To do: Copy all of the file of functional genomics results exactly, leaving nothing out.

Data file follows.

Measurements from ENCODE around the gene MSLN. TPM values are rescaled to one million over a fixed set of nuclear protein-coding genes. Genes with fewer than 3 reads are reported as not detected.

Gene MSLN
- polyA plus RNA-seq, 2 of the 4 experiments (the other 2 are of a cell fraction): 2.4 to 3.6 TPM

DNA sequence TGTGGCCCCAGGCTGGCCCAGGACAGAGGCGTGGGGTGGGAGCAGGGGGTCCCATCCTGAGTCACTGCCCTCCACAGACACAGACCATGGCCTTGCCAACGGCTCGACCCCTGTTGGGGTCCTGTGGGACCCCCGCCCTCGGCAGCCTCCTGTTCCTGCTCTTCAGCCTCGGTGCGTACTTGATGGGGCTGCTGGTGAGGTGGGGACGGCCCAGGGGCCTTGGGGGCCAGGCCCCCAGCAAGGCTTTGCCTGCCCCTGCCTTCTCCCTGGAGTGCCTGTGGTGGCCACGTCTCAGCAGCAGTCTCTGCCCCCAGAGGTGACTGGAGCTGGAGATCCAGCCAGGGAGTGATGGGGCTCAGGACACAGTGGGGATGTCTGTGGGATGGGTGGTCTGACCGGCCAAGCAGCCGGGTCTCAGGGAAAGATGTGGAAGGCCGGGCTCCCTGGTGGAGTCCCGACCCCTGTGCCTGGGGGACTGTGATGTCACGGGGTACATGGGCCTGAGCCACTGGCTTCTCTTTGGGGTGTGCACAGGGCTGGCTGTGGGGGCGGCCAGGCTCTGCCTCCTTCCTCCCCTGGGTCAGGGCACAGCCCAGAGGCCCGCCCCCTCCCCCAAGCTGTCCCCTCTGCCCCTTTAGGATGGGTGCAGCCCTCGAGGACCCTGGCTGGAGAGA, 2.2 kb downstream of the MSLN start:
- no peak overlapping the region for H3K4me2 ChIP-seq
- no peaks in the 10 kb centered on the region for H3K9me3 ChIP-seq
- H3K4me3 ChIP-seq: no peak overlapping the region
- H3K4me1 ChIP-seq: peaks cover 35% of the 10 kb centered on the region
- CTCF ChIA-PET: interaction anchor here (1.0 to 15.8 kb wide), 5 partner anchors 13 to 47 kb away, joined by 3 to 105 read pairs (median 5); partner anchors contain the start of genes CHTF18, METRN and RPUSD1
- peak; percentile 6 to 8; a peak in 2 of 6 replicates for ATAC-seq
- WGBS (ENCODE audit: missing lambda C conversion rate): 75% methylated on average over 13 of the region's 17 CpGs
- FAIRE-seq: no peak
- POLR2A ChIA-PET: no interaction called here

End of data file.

Measurements from ENCODE around the gene MSLN. TPM values are rescaled to one million over a fixed set of nuclear protein-coding genes. Genes with fewer than 3 reads are reported as not detected.

Gene MSLN
- polyA plus RNA-seq, 2 of the 4 experiments (the other 2 are of a cell fraction): 2.4 to 3.6 TPM

DNA sequence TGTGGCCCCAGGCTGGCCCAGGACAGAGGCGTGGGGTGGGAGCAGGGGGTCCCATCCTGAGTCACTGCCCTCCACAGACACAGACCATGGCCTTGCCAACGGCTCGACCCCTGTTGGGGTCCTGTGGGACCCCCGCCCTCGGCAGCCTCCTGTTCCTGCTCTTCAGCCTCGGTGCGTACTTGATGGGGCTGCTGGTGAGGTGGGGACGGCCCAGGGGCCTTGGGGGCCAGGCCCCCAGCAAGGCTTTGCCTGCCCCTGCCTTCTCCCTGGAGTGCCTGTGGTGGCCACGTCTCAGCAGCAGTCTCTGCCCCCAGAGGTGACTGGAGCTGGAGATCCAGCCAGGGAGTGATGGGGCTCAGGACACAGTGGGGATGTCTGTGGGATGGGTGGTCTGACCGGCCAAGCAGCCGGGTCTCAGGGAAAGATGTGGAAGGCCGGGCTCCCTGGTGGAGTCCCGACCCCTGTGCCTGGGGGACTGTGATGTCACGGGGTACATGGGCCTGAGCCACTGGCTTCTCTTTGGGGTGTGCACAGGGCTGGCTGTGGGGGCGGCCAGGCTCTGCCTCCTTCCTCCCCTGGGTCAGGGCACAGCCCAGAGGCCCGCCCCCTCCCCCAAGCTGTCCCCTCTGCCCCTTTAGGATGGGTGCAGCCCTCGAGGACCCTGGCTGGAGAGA, 2.2 kb downstream of the MSLN start:
- no peak overlapping the region for H3K4me2 ChIP-seq
- no peaks in the 10 kb centered on the region for H3K9me3 ChIP-seq
- H3K4me3 ChIP-seq: no peak overlapping the region
- H3K4me1 ChIP-seq: peaks cover 35% of the 10 kb centered on the region
- CTCF ChIA-PET: interaction anchor here (1.0 to 15.8 kb wide), 5 partner anchors 13 to 47 kb away, joined by 3 to 105 read pairs (median 5); partner anchors contain the start of genes CHTF18, METRN and RPUSD1
- peak; percentile 6 to 8; a peak in 2 of 6 replicates for ATAC-seq
- WGBS (ENCODE audit: missing lambda C conversion rate): 75% methylated on average over 13 of the region's 17 CpGs
- FAIRE-seq: no peak
- POLR2A ChIA-PET: no interaction called here